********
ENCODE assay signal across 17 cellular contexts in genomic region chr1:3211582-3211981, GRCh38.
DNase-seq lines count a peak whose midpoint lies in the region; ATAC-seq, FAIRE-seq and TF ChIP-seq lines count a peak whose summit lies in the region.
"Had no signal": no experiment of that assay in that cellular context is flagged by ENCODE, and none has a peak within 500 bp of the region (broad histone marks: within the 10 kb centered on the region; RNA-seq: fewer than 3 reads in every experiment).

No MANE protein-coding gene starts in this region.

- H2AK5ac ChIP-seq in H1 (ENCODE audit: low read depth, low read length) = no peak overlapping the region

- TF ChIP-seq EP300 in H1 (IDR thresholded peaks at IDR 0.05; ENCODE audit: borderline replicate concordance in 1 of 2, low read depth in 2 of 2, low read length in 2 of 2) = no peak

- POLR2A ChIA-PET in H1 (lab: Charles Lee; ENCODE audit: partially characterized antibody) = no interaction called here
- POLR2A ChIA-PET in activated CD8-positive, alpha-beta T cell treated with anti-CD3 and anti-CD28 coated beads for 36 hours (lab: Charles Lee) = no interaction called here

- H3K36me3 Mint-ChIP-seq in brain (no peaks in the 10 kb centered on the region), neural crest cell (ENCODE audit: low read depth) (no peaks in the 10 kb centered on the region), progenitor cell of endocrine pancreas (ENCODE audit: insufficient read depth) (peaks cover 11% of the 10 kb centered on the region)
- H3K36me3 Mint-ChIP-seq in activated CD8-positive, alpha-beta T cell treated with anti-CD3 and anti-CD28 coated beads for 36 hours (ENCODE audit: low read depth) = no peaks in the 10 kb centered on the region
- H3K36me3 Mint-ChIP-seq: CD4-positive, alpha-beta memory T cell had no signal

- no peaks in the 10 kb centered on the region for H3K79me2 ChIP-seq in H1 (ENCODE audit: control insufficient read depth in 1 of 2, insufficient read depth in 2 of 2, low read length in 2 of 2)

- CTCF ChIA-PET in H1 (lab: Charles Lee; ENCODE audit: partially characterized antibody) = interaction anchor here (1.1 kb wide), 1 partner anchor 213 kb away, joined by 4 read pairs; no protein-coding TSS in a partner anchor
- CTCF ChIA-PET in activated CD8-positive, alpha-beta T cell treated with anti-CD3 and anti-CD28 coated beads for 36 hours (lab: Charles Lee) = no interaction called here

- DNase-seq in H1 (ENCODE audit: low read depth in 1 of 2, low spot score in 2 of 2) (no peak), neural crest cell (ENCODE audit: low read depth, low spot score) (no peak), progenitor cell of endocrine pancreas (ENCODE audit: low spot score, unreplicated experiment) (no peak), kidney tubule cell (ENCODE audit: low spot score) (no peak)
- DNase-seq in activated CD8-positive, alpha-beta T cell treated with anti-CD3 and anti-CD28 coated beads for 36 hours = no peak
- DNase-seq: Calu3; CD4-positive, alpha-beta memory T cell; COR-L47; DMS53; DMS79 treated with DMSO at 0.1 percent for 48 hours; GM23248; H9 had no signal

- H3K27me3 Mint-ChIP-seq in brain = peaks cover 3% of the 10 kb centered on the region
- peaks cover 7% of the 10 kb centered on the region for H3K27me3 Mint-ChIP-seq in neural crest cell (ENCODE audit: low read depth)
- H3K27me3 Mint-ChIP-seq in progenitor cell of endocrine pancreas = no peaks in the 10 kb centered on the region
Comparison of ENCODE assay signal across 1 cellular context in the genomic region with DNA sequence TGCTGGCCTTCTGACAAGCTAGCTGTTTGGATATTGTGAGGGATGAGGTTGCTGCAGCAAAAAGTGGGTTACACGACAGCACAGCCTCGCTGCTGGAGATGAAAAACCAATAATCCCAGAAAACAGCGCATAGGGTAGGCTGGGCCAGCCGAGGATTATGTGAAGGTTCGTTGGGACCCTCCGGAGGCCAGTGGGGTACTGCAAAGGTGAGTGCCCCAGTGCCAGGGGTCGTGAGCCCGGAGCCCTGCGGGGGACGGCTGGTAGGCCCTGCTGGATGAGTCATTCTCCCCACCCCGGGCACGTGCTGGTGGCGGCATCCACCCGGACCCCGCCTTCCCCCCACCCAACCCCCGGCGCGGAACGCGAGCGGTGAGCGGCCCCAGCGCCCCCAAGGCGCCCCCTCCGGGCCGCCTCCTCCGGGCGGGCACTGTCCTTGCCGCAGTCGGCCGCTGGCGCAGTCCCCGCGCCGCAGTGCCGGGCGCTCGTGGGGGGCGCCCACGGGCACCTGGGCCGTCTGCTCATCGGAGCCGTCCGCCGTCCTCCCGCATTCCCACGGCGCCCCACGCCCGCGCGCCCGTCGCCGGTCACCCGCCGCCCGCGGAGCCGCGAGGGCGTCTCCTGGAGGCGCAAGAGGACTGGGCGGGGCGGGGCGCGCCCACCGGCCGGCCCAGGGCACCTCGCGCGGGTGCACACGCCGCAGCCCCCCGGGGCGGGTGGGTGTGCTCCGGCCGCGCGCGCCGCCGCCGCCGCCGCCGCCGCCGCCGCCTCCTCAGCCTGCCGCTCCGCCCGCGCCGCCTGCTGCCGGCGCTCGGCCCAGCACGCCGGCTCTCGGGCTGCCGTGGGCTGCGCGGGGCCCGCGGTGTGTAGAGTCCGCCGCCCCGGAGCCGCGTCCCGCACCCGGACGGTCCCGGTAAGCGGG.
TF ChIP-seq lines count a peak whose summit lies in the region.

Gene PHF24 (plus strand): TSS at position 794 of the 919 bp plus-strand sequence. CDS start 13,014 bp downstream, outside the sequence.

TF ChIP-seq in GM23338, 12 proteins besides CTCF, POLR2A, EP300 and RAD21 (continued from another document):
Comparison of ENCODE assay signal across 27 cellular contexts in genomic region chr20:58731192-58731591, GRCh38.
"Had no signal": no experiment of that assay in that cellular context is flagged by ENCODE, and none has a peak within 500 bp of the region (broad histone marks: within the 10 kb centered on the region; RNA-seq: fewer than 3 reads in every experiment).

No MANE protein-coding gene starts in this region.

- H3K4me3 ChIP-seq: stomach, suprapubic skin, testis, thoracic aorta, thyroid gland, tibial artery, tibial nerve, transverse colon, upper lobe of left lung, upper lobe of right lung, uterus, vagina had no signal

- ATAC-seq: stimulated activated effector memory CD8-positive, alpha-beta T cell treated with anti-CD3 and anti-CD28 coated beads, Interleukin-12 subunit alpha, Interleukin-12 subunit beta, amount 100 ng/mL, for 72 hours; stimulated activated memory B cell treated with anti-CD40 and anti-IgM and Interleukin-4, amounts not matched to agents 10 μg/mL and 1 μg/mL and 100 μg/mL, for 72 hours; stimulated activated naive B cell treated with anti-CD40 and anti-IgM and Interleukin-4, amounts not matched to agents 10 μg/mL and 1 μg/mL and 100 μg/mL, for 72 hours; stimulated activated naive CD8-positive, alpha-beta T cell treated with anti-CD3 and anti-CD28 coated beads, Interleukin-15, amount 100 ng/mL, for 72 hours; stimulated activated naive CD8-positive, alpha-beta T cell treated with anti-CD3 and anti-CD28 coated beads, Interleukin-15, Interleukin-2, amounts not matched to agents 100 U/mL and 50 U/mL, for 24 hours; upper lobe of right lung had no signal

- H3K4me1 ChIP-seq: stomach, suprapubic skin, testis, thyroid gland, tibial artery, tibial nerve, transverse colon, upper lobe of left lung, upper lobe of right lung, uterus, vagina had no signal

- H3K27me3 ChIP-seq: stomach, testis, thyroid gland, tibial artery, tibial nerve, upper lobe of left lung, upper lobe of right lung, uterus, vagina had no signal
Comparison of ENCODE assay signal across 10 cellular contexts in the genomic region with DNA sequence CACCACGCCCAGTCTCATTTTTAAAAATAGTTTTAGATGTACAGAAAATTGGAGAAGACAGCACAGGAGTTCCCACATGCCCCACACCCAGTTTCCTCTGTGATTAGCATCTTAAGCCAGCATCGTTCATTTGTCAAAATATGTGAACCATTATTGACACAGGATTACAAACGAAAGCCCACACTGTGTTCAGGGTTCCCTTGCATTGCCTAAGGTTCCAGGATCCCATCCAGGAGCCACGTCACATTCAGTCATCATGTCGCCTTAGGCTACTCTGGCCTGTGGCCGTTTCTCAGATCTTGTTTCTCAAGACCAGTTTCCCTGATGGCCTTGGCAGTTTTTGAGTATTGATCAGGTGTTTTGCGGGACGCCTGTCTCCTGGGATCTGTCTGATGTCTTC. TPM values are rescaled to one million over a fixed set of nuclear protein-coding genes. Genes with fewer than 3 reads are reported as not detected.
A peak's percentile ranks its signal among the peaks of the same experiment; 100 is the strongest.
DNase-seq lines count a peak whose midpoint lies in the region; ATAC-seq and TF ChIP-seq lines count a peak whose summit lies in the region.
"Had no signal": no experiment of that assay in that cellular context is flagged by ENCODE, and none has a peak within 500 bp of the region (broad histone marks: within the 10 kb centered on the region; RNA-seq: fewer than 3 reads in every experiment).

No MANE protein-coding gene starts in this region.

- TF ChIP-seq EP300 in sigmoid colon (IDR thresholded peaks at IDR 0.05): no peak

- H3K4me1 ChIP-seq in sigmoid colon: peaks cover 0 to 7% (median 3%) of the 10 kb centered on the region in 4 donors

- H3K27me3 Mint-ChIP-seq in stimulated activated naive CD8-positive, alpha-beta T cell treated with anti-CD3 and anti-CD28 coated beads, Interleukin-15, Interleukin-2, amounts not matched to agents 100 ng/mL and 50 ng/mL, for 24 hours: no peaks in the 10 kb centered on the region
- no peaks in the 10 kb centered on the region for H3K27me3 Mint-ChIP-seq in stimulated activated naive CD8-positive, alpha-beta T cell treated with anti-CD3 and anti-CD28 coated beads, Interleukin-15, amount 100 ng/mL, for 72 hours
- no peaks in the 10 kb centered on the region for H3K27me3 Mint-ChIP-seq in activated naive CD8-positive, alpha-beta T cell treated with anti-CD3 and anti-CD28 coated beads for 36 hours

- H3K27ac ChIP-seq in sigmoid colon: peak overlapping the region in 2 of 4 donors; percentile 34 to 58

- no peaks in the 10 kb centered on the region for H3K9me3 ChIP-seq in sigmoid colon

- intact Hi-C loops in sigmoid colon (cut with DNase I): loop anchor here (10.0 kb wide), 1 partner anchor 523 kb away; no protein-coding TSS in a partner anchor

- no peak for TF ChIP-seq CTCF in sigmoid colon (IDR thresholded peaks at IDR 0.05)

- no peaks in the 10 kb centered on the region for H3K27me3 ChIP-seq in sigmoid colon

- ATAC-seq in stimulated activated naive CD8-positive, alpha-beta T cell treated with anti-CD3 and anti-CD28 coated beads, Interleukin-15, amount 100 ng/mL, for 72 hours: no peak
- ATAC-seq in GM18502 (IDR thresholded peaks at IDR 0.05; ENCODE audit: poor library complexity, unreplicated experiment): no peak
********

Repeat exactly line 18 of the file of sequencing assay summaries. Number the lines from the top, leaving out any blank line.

- H3K27me3 Mint-ChIP-seq in brain = peaks cover 3% of the 10 kb centered on the region